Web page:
- Lowering carbon emissions (from equipment and systems)
Refrigeration is among the most important technological advancements contributing to human health and well-being. Because the compressors and components that power commercial refrigeration systems consume significant amounts of electricity, Emerson has always prioritized efforts to improve equipment efficiency and reliability. From energy-efficient compression technologies with variable-capacity modulation to dedicated smart controls for low-GWP refrigerant systems, we’re innovating the tools our customers need to minimize indirect GHG emissions (from systems being powered up).
Of course, direct emissions from refrigerant leaks are also a critically important sustainability consideration. Emerson has helped lead the industry’s transition to lower-global warming potential (GWP) refrigerant technologies, supporting the global phasedown of high-GWP hydrofluorocarbon (HFC)-based systems. By embracing the next generation of low-GWP natural and synthetic refrigerants — and supporting advanced leak detection programs —we’re providing the guidance our customers need to help align refrigerant decisions with their sustainability objectives.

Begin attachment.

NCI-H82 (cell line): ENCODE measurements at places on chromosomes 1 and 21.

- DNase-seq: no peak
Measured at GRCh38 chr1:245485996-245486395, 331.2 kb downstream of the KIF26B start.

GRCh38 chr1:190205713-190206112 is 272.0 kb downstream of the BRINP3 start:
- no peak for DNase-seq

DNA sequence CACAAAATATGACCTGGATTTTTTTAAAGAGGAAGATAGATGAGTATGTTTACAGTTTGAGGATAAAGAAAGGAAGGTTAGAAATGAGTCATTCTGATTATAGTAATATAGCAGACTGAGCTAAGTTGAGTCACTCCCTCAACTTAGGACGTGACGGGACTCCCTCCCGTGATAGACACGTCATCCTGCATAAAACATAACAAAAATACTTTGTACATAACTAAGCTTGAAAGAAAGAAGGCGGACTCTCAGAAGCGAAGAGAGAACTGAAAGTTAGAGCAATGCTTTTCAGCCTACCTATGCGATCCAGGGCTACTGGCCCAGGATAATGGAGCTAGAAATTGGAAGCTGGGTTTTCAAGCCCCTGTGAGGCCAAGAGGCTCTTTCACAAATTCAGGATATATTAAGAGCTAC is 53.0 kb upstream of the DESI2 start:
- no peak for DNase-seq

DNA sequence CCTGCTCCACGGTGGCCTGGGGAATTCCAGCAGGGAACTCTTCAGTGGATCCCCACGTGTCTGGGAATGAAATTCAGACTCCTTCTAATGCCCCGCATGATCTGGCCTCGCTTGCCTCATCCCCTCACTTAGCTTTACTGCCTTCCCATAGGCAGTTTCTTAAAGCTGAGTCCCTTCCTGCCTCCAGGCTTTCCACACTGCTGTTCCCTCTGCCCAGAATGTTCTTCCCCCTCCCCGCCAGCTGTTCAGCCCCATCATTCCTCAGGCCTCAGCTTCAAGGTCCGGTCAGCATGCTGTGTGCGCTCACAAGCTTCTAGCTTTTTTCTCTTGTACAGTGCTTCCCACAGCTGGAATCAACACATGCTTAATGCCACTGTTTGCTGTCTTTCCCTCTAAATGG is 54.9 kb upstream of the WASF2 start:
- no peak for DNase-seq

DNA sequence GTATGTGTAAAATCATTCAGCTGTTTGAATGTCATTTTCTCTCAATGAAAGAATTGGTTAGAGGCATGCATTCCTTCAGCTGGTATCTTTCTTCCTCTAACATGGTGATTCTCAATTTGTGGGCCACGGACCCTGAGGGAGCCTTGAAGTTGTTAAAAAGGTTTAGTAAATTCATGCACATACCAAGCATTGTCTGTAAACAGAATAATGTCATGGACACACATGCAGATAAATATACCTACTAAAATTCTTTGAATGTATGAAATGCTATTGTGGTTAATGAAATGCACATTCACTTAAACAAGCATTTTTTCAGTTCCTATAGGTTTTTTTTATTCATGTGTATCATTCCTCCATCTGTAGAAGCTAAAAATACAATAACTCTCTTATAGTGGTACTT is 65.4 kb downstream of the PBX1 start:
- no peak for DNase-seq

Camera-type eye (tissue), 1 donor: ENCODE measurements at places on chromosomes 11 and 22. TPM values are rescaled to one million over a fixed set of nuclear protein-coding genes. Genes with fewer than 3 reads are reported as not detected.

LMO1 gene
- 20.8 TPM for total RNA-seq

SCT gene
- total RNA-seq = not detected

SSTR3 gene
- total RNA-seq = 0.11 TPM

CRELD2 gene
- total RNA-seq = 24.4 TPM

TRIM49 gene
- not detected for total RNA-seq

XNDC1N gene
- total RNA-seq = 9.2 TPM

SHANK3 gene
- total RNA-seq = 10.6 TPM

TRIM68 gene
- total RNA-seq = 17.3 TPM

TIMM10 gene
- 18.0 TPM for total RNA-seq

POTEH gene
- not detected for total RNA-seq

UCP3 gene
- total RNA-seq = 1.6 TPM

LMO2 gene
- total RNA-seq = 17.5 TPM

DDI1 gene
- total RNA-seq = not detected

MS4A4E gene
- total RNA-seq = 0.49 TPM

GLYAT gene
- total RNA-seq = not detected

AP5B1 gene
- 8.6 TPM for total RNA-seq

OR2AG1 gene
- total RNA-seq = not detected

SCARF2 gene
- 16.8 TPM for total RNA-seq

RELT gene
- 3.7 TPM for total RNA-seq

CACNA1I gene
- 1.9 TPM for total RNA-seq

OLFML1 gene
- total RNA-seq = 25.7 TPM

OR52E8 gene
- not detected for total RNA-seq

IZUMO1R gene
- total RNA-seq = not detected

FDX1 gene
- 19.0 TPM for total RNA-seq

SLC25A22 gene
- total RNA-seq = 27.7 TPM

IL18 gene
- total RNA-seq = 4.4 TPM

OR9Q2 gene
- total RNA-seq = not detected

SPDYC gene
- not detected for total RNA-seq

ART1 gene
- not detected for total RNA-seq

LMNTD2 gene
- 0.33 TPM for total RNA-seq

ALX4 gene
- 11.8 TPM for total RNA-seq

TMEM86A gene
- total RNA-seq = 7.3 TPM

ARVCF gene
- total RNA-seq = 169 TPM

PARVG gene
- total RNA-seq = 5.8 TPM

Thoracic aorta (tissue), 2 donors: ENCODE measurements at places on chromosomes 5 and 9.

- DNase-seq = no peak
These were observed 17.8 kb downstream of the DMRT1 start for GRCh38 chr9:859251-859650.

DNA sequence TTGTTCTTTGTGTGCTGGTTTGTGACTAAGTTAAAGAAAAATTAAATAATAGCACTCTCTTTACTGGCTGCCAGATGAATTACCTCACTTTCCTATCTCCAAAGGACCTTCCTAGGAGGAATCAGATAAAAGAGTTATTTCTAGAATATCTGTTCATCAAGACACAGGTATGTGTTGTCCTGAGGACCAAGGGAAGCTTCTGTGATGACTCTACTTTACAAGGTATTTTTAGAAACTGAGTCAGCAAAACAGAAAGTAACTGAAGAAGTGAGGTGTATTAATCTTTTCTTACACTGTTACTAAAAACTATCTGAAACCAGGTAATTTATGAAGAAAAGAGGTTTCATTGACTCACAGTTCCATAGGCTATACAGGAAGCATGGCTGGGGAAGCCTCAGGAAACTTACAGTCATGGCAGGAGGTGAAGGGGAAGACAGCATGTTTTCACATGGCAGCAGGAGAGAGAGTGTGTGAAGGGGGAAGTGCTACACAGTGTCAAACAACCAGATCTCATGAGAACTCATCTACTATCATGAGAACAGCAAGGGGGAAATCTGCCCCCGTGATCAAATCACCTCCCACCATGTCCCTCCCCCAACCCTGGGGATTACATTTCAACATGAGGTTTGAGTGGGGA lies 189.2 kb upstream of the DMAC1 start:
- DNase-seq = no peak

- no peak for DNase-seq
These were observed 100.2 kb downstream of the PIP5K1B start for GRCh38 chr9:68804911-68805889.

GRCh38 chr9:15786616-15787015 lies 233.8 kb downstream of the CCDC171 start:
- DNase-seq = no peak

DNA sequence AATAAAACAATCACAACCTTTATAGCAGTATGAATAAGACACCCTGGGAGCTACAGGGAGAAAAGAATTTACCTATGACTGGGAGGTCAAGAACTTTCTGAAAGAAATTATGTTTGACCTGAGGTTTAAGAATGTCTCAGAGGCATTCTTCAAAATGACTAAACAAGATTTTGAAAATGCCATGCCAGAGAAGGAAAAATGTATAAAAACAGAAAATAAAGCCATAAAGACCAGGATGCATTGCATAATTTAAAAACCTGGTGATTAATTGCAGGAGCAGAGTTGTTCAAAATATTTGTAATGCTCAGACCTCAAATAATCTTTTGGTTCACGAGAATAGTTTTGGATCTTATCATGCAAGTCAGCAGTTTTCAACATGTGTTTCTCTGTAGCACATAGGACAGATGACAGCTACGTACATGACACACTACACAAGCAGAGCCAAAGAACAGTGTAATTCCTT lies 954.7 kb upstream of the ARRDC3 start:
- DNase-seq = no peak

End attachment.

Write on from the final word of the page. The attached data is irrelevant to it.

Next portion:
By combining low-GWP refrigerants with energy-efficient refrigerant technologies, we’re helping our customers to reduce both their direct and indirect emissions, which lowers the total equivalent warming impact (TEWI) of their refrigeration footprints.